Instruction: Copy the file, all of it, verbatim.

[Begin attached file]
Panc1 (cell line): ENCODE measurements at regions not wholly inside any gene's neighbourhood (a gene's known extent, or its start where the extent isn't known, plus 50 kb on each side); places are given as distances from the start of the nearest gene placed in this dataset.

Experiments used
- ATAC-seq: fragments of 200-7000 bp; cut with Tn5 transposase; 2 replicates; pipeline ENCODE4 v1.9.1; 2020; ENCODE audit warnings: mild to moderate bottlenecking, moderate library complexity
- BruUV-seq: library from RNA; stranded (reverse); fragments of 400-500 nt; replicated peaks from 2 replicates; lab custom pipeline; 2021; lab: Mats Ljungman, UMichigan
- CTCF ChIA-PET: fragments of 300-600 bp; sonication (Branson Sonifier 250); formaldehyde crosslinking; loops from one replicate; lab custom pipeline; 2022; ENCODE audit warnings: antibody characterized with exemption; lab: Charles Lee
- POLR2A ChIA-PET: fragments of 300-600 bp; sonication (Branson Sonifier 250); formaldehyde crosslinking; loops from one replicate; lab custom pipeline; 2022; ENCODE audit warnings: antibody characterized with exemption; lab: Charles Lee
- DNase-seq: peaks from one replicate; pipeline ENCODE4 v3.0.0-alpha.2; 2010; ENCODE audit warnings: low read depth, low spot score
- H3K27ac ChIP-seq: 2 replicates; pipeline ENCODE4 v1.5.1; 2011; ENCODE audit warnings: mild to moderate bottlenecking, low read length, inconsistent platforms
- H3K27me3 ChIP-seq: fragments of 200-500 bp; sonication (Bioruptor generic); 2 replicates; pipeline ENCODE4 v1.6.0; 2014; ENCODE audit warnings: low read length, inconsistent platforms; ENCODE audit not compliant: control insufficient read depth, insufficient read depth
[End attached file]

Panc1 (cell line): ENCODE measurements at regions not wholly inside any gene's neighbourhood (a gene's known extent, or its start where the extent isn't known, plus 50 kb on each side); places are given as distances from the start of the nearest gene placed in this dataset.

Experiments used
- ATAC-seq: fragments of 200-7000 bp; cut with Tn5 transposase; 2 replicates; pipeline ENCODE4 v1.9.1; 2020; ENCODE audit warnings: mild to moderate bottlenecking, moderate library complexity
- BruUV-seq: library from RNA; stranded (reverse); fragments of 400-500 nt; replicated peaks from 2 replicates; lab custom pipeline; 2021; lab: Mats Ljungman, UMichigan
- CTCF ChIA-PET: fragments of 300-600 bp; sonication (Branson Sonifier 250); formaldehyde crosslinking; loops from one replicate; lab custom pipeline; 2022; ENCODE audit warnings: antibody characterized with exemption; lab: Charles Lee
- POLR2A ChIA-PET: fragments of 300-600 bp; sonication (Branson Sonifier 250); formaldehyde crosslinking; loops from one replicate; lab custom pipeline; 2022; ENCODE audit warnings: antibody characterized with exemption; lab: Charles Lee
- DNase-seq: peaks from one replicate; pipeline ENCODE4 v3.0.0-alpha.2; 2010; ENCODE audit warnings: low read depth, low spot score
- H3K27ac ChIP-seq: 2 replicates; pipeline ENCODE4 v1.5.1; 2011; ENCODE audit warnings: mild to moderate bottlenecking, low read length, inconsistent platforms
- H3K27me3 ChIP-seq: fragments of 200-500 bp; sonication (Bioruptor generic); 2 replicates; pipeline ENCODE4 v1.6.0; 2014; ENCODE audit warnings: low read length, inconsistent platforms; ENCODE audit not compliant: control insufficient read depth, insufficient read depth